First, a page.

Rescue board

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Rescue board with side straps

A life board is a rescue device, similar to a surfboard , which is often used in water rescue . It is mainly used in inland waters or on the coast . It is usually not suitable for swimming pools because of its size and the limited space in a swimming pool. Depending on the distance, experienced lifeguards can get to the patient faster with the life board than with a rowboat . At a short distance it is often even faster than a motor lifeboat .


The lifeboat is usually a little more than three meters long and less than a meter wide, so that two people can lie or kneel on it one behind the other. Unlike a surfboard, it has no means of securing a sail or foot straps. On the underside of the life board, however, there is a small plastic fin in the rear area of ​​the newer boards, which stabilizes the board when moving, similar to a surfboard.

Some boards are also equipped with retaining straps. If the person seeking help is simply exhausted, he can support the rescuer by holding onto the straps. If, on the other hand, he is unconscious, the rescuer can hook the patient's hands or feet onto these straps and thus ensure that the person to be rescued does not slip off the board. A comparatively large amount of practice is required for this application.

Since the board is rather unwieldy to transport outside of the water, it is usually only available from fixed starting points on the water.

When the waves are strong, motor lifeboats or jet skis are more likely to be used because of the risk to the rescuer .

Possible uses

Underside with fin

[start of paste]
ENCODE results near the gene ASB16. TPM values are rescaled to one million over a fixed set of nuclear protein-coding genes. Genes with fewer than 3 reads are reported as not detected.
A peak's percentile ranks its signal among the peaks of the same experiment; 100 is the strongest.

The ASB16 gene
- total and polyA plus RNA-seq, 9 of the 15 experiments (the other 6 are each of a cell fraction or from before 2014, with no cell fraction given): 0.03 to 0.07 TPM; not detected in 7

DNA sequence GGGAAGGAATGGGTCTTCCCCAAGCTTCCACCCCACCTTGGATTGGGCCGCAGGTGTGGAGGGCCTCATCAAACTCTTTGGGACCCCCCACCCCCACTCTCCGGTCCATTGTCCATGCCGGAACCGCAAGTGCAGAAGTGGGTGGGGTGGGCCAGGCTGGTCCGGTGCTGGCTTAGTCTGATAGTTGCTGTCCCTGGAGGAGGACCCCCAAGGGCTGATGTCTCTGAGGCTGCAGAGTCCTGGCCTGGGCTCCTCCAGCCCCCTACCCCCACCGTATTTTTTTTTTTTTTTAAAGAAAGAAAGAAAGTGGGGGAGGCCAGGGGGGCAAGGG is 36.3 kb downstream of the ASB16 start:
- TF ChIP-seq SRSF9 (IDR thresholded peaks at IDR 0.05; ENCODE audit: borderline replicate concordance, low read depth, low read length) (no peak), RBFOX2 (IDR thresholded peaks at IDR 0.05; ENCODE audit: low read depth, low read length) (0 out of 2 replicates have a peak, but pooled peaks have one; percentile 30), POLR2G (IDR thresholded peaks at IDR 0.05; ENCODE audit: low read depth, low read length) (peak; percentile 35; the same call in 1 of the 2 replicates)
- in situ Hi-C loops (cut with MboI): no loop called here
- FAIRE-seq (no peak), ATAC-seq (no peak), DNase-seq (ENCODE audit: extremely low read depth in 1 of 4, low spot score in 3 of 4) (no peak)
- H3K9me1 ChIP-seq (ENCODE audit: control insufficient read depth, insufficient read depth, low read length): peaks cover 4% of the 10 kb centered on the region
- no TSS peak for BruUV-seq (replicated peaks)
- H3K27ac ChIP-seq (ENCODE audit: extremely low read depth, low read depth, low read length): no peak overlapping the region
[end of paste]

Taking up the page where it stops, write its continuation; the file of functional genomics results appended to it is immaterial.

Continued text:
The rescue board is useful for the unconscious as well as for patients who are conscious. If no stretcher is available, the board can also be used as a stretcher in an emergency.

The rescuer moves to the patient lying down or kneeling exclusively with arm strokes. The feet can be in the water for stabilization or stretched sideways back over the board. During the arrival at the patient, the underside of the board is tilted upwards, the upper arms of the casualty are gripped and placed over them. The rescuer holds one arm of the patient on the board with one hand. Using leverage, the patient is lifted onto the board with the upper body and the board is turned to the right side. It is then turned lengthways and brought ashore. Since the rescuer can lie on the board behind him, the patient can always be observed.

In addition to the possibilities in the event of an emergency, many lifeguards also use the board to monitor swimming activity on the water side.

Significance in rescue sports

In rescue sports , the rescue board is used under the designation "Rescue Board" or "Malibu Board" in various open water disciplines. In the "Board Race", the competitors start with the rescue board at the water's edge and complete a circular course of approx. 500 m. Teams of two start in the "Rescue Board Rescue Race". The first competitor swims to a buoy after the start signal. The second then starts with the rescue board and picks up the swimmer. Both paddle back to the goal on the board. The all-around competition "Oceanman / Oceanwoman" also includes a board race.